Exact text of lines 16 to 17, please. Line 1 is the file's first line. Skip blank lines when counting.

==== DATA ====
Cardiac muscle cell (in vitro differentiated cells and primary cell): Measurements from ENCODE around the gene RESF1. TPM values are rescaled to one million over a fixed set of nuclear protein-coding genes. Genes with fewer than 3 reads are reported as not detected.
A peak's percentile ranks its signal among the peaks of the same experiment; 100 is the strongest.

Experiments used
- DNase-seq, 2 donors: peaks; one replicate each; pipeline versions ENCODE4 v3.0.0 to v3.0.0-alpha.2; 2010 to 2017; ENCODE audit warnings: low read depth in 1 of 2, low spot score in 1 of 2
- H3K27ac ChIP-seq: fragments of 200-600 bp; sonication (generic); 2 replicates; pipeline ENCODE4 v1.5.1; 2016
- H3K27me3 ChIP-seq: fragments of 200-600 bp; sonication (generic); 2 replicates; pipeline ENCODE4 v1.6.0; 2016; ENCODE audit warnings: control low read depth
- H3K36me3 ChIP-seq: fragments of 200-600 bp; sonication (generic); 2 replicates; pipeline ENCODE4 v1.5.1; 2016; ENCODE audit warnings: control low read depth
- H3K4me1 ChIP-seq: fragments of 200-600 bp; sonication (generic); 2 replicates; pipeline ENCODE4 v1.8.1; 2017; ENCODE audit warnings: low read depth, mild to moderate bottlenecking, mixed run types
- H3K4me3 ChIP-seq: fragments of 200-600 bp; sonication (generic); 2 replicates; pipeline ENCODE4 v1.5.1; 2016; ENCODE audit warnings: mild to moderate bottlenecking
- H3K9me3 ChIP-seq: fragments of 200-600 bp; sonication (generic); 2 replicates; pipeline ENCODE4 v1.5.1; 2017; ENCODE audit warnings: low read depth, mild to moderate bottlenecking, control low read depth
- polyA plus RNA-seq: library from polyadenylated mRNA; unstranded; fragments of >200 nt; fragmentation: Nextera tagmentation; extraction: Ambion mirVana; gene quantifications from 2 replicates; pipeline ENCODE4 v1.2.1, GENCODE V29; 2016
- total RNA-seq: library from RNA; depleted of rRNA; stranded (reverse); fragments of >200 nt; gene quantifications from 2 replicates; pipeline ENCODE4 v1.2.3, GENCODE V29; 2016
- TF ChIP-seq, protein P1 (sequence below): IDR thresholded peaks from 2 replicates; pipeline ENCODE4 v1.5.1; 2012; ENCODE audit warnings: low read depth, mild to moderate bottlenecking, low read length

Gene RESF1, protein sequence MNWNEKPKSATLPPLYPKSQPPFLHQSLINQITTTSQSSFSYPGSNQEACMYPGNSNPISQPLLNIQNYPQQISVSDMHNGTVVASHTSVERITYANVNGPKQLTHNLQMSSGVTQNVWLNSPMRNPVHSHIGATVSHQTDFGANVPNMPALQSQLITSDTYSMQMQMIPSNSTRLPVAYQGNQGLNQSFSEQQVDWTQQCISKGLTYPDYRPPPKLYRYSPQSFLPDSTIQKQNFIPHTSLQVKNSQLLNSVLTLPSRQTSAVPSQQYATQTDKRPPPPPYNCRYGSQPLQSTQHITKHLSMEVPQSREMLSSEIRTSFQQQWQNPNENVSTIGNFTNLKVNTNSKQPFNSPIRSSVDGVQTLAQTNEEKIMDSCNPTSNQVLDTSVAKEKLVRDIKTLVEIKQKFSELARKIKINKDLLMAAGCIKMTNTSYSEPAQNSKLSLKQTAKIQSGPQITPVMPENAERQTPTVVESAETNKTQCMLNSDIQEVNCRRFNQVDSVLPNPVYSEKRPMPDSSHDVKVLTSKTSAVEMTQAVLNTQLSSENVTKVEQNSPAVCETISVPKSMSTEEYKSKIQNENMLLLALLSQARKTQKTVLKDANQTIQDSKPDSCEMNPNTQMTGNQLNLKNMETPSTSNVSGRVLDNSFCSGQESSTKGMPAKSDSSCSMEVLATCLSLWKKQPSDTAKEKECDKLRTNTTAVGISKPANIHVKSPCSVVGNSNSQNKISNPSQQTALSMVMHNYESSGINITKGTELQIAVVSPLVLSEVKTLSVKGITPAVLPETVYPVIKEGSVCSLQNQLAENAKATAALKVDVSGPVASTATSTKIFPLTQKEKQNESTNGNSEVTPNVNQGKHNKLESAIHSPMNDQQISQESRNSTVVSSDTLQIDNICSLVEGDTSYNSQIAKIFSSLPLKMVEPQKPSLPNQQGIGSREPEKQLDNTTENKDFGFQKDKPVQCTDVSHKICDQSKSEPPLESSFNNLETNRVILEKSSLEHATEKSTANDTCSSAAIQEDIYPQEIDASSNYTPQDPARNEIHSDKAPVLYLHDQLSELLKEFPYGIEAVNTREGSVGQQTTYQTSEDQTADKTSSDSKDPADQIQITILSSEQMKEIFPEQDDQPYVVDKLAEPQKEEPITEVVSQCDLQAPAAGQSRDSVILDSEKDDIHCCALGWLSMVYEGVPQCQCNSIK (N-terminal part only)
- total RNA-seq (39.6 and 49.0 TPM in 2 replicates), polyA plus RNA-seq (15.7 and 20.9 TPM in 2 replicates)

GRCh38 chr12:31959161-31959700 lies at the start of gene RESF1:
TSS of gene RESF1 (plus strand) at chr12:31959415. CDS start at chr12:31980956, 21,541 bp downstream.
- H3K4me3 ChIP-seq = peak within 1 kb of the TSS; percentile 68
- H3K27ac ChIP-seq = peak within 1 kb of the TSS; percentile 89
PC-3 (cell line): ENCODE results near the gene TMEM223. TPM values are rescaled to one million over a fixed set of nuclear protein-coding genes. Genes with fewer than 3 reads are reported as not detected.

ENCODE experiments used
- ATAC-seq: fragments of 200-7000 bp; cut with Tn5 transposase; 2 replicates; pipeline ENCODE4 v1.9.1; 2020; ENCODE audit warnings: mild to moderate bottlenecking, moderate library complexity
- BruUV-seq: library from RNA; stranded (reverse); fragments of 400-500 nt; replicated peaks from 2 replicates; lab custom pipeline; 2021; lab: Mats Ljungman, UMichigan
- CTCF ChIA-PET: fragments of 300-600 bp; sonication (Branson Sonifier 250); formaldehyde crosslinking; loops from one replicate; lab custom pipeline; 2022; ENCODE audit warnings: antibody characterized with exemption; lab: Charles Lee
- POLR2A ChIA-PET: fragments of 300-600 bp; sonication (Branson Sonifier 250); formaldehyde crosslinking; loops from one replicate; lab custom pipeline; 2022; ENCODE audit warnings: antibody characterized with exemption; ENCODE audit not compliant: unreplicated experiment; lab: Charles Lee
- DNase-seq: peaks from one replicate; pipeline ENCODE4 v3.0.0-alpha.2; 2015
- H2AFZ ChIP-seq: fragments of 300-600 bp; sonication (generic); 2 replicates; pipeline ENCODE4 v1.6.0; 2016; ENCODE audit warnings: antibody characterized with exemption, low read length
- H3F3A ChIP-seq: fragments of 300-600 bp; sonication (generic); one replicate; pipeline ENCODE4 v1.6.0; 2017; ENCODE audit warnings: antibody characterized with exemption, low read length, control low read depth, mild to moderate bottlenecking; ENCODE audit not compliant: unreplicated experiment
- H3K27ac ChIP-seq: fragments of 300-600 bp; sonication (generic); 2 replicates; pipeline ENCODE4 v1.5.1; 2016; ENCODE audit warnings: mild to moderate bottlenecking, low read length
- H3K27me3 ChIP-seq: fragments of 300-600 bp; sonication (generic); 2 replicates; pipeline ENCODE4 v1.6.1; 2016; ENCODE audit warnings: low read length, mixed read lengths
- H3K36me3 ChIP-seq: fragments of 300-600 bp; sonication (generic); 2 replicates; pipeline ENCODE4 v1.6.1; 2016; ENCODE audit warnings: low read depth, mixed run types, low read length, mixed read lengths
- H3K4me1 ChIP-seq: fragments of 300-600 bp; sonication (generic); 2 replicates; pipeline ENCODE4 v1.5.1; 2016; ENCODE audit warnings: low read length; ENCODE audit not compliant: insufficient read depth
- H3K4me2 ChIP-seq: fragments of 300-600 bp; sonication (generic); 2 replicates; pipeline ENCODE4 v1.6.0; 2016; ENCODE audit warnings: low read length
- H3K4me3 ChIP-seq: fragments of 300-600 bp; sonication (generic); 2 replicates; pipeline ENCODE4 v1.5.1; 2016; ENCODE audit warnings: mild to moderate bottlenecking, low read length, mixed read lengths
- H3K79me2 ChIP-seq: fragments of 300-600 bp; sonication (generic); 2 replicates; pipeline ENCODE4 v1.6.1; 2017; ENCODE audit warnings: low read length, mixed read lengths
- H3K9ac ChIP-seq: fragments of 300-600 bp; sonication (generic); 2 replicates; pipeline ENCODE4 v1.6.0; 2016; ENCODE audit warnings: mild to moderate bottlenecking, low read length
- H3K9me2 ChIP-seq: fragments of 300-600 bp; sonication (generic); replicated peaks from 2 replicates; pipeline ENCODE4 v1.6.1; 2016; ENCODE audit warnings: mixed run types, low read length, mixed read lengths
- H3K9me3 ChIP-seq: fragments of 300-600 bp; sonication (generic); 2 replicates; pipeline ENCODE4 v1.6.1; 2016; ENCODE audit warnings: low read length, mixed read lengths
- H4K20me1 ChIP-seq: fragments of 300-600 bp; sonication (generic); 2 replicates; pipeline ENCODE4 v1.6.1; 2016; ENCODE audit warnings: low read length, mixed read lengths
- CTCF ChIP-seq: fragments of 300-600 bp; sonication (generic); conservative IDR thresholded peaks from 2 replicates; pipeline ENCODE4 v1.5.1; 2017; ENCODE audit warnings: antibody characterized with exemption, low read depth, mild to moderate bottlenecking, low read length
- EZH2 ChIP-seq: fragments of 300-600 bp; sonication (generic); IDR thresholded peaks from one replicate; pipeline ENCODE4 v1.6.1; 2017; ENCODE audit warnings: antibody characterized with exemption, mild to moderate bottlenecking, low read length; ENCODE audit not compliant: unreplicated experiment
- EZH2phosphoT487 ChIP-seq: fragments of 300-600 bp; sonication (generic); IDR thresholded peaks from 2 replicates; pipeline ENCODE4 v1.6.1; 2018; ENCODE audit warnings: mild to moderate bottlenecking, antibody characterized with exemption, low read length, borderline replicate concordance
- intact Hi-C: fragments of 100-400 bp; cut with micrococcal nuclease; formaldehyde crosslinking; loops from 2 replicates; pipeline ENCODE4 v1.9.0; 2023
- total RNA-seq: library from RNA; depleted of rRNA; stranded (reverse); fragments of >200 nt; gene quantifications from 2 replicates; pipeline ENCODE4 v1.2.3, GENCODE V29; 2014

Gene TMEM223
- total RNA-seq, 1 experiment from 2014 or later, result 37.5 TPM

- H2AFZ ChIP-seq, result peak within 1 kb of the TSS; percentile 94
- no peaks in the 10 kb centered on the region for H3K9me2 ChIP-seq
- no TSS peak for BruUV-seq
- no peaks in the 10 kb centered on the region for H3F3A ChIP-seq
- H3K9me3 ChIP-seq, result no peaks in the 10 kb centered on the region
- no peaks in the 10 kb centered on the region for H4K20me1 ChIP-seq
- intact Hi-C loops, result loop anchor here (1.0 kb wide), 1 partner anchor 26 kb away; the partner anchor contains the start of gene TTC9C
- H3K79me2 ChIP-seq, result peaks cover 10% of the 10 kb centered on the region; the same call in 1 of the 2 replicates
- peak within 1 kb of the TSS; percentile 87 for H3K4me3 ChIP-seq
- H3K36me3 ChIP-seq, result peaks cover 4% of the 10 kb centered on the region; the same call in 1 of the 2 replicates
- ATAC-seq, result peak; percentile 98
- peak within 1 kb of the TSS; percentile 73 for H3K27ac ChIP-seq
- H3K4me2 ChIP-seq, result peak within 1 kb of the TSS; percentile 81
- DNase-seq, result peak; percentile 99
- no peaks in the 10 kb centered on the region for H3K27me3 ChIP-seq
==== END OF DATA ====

GRCh38 chr12:31959161-31959700 lies at the start of gene RESF1:
TSS of gene RESF1 (plus strand) at chr12:31959415. CDS start at chr12:31980956, 21,541 bp downstream.